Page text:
From the lush tropical forests on Praslin Island, to the prehistoric-looking landscape of La Digue Island, and the giant tortoises on Curieuse Island. Take a look at three of the most beautiful and unique islands from one of the most incredible destinations on the planet – the Seychelles.
1. La Digue Island
La Digue Island is the third most populated island of the Seychelles. It’s also home to the most famous beach in the Seychelles – Anse Source d’Argent Beach. The beach is said to be the most photographed in the world, and it’s not hard to see why. Anse Source d’Argent Beach is the stuff of tropical dreams. With gigantic granite boulders that have been shaped by nature, lush jungle palms, powdery white sand and clear aqua water, the beach is as photogenic as it gets. The landscape has an almost surreal look to it, with the huge boulders scattered across the beach forming coves and caves.
We visited Anse Source d’Argent Beach a few times each day while staying on La Digue. As the tide and light changes throughout the day, so too does the landscape. It was spectacular to see these changes, especially from a drone photography perspective. We were able to capture the beach at high tide where the ocean looked wild. And at low tide, where the exposed reef revealed a kaleidoscope of aqua.
Island life on La Digue moves at a much slower pace than Praslin and Mahé and not just because the island is so small. La Digue is a car-free island, so the only way to beach hop is by bike. With no cars on the island, you’ll be feeling the island vibes as soon as you step off the ferry.
2. Praslin Island
Praslin Island in the Seychelles is one of my favourite island destinations of all time. It’s the second largest island in the Seychelles, but there’s nothing touristy or crowded about it. It’s got the ultimate mix of everything I love about island life. Beautiful beaches, mind-blowing UNESCO sites, luxurious resorts, and the coolest car rentals.
The island has a beach that’s not far off La Digue’s Anse Source d’Argent level fame. Anse Lazio Beach is consistently ranked as one of the most beautiful beaches in the world. Like its famous counterpart, Anse Lazio’s huge granite boulders dominate the landscape and are fringed by coconut palms. The sand is white and soft between your toes and the water is incredibly clear. But that’s where the differences end. Anse Lazio Beach is huge – there is so much sand that you won’t need to worry about fighting with tourists for beach real estate. There is also a lot to explore. If you wander down the beach to the south end, you’ll find little coves that are easy to access. We spent most of our time at the first cove, taking drone shots and cooling off under the shady takamaka trees.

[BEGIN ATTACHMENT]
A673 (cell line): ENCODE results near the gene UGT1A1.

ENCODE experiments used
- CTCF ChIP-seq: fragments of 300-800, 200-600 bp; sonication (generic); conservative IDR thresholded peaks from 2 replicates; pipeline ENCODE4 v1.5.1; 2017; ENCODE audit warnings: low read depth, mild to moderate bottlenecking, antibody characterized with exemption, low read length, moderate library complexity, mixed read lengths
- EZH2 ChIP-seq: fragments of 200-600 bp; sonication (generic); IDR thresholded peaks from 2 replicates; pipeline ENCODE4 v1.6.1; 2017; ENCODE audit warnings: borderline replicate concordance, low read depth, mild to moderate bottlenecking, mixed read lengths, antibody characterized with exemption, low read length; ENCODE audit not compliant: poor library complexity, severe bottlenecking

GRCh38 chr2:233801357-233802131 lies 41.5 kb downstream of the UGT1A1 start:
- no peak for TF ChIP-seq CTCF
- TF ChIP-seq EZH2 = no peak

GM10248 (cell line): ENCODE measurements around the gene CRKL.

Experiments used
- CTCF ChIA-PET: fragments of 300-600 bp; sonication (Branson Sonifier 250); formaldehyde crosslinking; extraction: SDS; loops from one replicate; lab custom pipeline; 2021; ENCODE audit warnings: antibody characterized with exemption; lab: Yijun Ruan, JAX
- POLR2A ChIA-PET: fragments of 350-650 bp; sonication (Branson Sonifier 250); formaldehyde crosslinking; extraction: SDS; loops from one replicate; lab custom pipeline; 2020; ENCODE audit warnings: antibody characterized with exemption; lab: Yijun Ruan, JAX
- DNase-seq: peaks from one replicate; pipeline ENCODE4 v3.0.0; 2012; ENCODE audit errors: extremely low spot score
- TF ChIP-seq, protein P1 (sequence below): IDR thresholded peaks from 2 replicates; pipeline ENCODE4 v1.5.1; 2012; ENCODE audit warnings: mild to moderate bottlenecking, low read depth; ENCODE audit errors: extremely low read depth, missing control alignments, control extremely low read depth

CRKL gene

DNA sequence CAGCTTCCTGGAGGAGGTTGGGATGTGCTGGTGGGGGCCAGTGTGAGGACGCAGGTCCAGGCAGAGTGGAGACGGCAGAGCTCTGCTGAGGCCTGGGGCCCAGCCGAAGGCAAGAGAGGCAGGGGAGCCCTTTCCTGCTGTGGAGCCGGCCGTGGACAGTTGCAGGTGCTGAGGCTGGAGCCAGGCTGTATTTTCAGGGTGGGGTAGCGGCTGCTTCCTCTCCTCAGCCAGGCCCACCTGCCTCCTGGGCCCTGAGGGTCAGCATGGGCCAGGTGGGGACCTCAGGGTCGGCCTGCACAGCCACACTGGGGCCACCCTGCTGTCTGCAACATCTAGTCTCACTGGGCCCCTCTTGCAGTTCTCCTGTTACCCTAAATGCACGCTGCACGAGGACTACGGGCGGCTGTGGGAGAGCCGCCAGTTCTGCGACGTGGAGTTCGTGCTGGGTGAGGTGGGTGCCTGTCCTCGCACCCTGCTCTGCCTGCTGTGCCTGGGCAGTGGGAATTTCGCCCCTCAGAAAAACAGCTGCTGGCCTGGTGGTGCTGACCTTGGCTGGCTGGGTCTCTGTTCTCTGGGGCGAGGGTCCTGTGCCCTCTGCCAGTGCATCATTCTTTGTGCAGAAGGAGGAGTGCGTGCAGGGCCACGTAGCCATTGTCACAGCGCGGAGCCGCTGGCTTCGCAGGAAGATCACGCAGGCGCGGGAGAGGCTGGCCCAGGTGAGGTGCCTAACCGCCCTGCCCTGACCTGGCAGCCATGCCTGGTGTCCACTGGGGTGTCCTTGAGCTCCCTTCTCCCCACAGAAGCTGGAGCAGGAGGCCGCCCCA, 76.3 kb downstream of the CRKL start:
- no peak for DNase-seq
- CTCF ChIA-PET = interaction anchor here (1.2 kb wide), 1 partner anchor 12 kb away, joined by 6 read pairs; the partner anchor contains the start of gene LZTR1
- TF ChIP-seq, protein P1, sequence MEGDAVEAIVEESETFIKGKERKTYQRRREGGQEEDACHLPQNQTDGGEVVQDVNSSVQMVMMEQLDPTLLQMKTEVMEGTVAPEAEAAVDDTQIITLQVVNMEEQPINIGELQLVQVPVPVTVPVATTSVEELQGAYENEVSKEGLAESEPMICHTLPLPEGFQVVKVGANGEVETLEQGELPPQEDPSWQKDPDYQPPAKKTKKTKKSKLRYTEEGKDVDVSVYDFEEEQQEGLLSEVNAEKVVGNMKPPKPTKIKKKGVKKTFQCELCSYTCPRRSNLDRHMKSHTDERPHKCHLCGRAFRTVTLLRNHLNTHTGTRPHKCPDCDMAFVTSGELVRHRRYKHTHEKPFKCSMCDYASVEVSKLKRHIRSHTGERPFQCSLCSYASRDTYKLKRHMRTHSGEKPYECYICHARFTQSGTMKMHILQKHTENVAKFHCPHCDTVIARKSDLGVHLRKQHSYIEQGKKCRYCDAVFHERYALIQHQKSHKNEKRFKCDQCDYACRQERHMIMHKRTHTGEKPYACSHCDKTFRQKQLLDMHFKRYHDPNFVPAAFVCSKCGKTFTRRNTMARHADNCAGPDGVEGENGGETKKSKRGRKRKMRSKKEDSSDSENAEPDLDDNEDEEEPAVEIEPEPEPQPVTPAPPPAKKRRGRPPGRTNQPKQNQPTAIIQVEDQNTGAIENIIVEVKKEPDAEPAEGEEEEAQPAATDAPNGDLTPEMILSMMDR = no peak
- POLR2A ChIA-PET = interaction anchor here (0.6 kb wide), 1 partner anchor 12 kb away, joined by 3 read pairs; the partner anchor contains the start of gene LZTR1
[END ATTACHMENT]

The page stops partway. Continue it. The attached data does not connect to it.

As beautiful as this beach is, it’s not the main attraction on Praslin Island. The island is also home to the incredible Vallée de Mai – a UNESCO jungle of giant palms that’s home to the famous Coco de Mer palm which is the bearer of the largest seed in the plant kingdom. The ancient palms are a remnant of the prehistoric jungles that existed when the Seychelles were still part of Gondwana.
On Praslin Island you can also rent the perfect car for island life adventures – the Mini Moke! We spent our days cruising around the island exploring the beaches and jungles, and dreaming that this Mini Moke was our regular ride back home.
3. Curieuse Island
Located off the coast of Praslin Island lies Curieuse – one of the most unique islands on the planet. This tiny granite island is a national park and one of the few places in the world where giant Aldabra tortoises roam wild. Curieuse Island is home to more than 300 of these magnificent reptiles, ranging from super cute baby hatchlings in the nursery, right up to the leathery oldies who were 80 to 120 years old.
These guys aren’t just old, they are also wise. During our time visiting the island, a ranger told us that one day in 2004 the tortoises disappeared. The rangers went to feed them by the beach like they do every night, but the tortoises had left and were heading up into the mountains. No one knew why until a day later when a tsunami hit the island. It’s incredible that they knew the tsunami was coming and ever since then, the rangers monitor their behaviour very closely.
The island’s history is just as fascinating as its inhabitants. In 1829, Curieuse Island became the home of a leper colony and it functioned in this capacity until 1965. This was to help protect the tortoises from poachers and to protect the island’s ecosystem from human influence. The giant Aldabra tortoises aren’t the only thing on the island that the poachers want to get their hands on. The island is also home to the Coco De Mer Palm – a giant prehistoric palm with the world’s biggest seed – a seed that can fetch a hefty price on the black market. The island is now protected by a dedicated group of rangers who are passionate about the conversation of this incredibly unique island. Read more.